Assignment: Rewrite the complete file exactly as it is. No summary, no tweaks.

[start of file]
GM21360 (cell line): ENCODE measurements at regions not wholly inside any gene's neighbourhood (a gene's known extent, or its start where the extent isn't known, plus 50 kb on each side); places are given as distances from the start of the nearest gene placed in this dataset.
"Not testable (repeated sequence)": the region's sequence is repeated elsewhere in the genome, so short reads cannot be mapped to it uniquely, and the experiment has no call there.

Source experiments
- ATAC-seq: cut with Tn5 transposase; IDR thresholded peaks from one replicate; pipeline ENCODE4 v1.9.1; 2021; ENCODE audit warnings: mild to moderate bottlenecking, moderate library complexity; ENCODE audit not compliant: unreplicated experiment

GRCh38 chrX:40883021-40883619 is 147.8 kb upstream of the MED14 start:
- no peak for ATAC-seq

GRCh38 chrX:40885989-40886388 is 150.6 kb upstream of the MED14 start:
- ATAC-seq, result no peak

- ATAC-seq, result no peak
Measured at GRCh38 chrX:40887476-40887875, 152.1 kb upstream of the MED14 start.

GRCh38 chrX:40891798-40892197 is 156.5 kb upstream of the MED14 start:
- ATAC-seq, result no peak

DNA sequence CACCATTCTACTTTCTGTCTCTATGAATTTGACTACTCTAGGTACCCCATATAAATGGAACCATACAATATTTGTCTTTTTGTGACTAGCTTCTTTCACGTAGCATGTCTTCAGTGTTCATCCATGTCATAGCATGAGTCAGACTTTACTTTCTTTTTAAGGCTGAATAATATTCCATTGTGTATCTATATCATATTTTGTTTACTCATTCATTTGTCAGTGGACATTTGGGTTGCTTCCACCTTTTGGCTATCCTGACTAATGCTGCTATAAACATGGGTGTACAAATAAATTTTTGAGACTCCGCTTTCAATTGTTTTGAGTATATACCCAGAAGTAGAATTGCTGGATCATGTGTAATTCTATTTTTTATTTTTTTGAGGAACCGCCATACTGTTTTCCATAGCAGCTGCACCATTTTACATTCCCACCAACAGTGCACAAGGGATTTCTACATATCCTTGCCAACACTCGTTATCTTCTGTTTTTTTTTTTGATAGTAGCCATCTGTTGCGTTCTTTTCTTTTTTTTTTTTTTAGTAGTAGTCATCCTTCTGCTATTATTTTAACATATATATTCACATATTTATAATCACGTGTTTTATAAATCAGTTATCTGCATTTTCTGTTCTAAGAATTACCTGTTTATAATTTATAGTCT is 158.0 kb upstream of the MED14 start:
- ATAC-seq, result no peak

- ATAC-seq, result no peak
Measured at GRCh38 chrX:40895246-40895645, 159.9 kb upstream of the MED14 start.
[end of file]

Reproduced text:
GM21360 (cell line): ENCODE measurements at regions not wholly inside any gene's neighbourhood (a gene's known extent, or its start where the extent isn't known, plus 50 kb on each side); places are given as distances from the start of the nearest gene placed in this dataset.
"Not testable (repeated sequence)": the region's sequence is repeated elsewhere in the genome, so short reads cannot be mapped to it uniquely, and the experiment has no call there.

Source experiments
- ATAC-seq: cut with Tn5 transposase; IDR thresholded peaks from one replicate; pipeline ENCODE4 v1.9.1; 2021; ENCODE audit warnings: mild to moderate bottlenecking, moderate library complexity; ENCODE audit not compliant: unreplicated experiment

GRCh38 chrX:40883021-40883619 is 147.8 kb upstream of the MED14 start:
- no peak for ATAC-seq

GRCh38 chrX:40885989-40886388 is 150.6 kb upstream of the MED14 start:
- ATAC-seq, result no peak

- ATAC-seq, result no peak
Measured at GRCh38 chrX:40887476-40887875, 152.1 kb upstream of the MED14 start.

GRCh38 chrX:40891798-40892197 is 156.5 kb upstream of the MED14 start:
- ATAC-seq, result no peak

DNA sequence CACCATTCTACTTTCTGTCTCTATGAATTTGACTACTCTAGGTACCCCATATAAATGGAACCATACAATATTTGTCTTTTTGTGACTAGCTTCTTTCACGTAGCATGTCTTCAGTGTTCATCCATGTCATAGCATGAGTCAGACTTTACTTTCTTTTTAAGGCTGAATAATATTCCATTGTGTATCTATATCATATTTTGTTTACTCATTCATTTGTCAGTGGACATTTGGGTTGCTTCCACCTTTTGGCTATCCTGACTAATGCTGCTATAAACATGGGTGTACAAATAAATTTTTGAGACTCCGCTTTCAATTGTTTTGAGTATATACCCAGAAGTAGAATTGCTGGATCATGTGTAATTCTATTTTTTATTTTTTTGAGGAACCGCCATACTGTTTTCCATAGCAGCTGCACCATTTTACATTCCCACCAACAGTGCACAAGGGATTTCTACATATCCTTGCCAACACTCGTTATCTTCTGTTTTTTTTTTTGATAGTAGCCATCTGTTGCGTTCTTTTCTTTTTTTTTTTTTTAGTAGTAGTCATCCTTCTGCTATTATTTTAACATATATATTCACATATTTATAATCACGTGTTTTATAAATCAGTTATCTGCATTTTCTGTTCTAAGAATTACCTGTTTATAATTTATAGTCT is 158.0 kb upstream of the MED14 start:
- ATAC-seq, result no peak

- ATAC-seq, result no peak
Measured at GRCh38 chrX:40895246-40895645, 159.9 kb upstream of the MED14 start.